How Becoming a PMP Can Improve One's Career

  • 14 January, 2022

Obtaining project management knowledge that you can readily apply to your current projects to make them more efficient seems rewarding enough, but the truth is you can leverage the PMP to enhance your career in many other ways. Below you'll learn more about what having a PMP says about you and how it can help you in the future:

How Becoming a PMP Can Improve One's Career


  1. IT IS WORLD RENOWNED: The PMP is one of the biggest certifications out there, and with more than one million certification holders worldwide, it is the authority in project management. The good news is that this certification is accepted not only by people in the US, but also from South America, Africa, and the Middle East. There are many certifications that involve project management practices, but no doubt the PMP is one of the most respected and recognized of them all. So go ahead, make your plans to move to Ecuador-your PMP certification is more likely to be recognized than your degree from the university you attended in Canada!

  2. IT SAYS YOU ARE A TEAM PLAYER: There are many stakeholders in projects, but not everyone is truly a team player. For example, many engineers are comfortable with technical aspects, but will leave anything other than engineering to the team. That is not inherently bad, but the reality is, more often than not, those same engineers will end up in managerial positions or responsible for team performance and project delivery. A PMP certification not only means that a person already has experience in project management, but also that they truly understand that both communication and team performance are critical to deliver a project.

  3. IT IMPLIES THAT YOU PLAN: This certification is focused on the idea that projects cannot start without a project plan. There are many tools that you will see a certified project manager use when planning projects: stakeholder registers, communication plans, quality control plans, risk registers, and issue logs are just some of the useful items that they will invoke when planning for a strong project foundation.

  4. IT HAS EVOLVED OVER THE YEARS: The exam has evolved from being a questionnaire about the PMBOK and shifted its focus to Agile approaches. In essence, Agile is an incremental and iterative approach. Project managers are thought to be coaches, or leaders-someone who makes the team perform better by training and by removing obstacles, unlike the classic "boss" who just dictates directions. The exam also has evolved to center on real project management situations: more of "what would you do if" questions that render it a more practical exam.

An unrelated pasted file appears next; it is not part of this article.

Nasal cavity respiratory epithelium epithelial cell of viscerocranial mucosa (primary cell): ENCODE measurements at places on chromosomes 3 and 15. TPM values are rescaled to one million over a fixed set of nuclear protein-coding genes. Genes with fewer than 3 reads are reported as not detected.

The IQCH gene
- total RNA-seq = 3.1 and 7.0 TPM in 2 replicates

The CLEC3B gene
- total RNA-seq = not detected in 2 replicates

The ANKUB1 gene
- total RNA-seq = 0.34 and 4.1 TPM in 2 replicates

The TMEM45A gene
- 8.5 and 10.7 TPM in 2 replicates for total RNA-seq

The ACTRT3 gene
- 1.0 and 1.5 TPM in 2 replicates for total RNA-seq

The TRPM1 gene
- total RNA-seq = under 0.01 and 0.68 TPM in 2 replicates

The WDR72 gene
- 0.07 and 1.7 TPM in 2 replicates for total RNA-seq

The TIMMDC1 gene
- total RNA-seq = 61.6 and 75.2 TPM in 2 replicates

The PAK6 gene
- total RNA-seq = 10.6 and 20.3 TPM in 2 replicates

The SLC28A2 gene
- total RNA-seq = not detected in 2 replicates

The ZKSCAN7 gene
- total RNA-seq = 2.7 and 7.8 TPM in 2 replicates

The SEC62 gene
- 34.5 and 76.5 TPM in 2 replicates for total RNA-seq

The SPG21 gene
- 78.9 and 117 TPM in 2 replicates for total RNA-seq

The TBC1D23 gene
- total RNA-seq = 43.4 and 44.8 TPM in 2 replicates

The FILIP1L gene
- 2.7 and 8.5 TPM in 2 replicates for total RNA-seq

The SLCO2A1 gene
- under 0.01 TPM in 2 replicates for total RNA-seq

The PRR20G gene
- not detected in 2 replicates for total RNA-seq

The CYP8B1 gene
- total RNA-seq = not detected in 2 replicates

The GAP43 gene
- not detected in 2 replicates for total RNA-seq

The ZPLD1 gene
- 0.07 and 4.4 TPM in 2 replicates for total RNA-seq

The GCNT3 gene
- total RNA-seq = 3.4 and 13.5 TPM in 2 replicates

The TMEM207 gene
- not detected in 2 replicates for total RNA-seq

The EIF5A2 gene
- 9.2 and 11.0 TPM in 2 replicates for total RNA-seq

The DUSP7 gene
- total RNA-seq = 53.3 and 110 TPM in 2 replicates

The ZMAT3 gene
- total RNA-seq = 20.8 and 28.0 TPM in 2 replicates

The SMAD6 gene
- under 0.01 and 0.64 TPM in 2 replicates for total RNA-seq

5. IT IS A GATEWAY TO OTHER CERTIFICATIONS: The CCM® (Certified Construction Manager) can be considered a type of project management position within construction: so having your PMP is like having one foot already through the door. There are many other project management certifications, like Scrum Master, so a great starting point is the PMP.

  6. IT IS A REQUIREMENT FOR MANY PROJECT MANAGEMENT POSITIONS: If you are an engineer, you will know the Professional Engineer (PE) license is a requirement for many engineering positions, especially for senior ones. The PMP is analog for project management positions, which is oftentimes the natural evolution of an engineers' career. Companies that are hiring are likely to list "PMP certification" as one of their non-negotiable items.

  7. IT IS NOT EASY: Although there are more than a million holders, this certificate is not easy to obtain, which is why it still holds such a respectable status. Passing the exam ultimately requires real exposure to project management as well as hours of study. These time and effort commitments help ensure that those who earn certification are truly dedicated.

  8. IT IS A PERFECT COMPLEMENT TO YOUR CURRENT POSITION: As I said before, this certificate reflects well on roles like an engineer because it shows they can get out of their technical comfort zone. An engineer with a PMP demonstrates someone who is going above and beyond to help deliver projects more efficiently. This certificate will attract employers who are looking to promote engineers to managerial positions.

  9. IT DOESN'T JUST LOOK GOOD ON PAPER-IT WORKS IN REAL LIFE: The PMP does not only look good on a resume, but it also helps you in real life. The PMP talks about optimization of projects: it introduces important concepts such as project baseline and the tools to plan projects correctly. Projects that are planned correctly have a better chance to stick to the baseline in both cost and schedule, but just in case, the PMP also provides the tools to deal with changes and guidance on how to be effective when communicating with a team and stakeholders. The knowledge that you learn to earn this certificate will be applied to your future projects, which will attract positive attention.

  10. IT TEACHES YOU ABOUT SCHEDULING: Because the exam is heavily based on scheduling questions, you will learn CPM (Critical Path Method) techniques like laying out tasks, assigning task durations, understanding the relations among tasks, and creating a project schedule. These are all fundamental procedures for project managers to understand, because only then can they explain to stakeholders how to adhere to certain constraints and get a project delivered under contractual dates.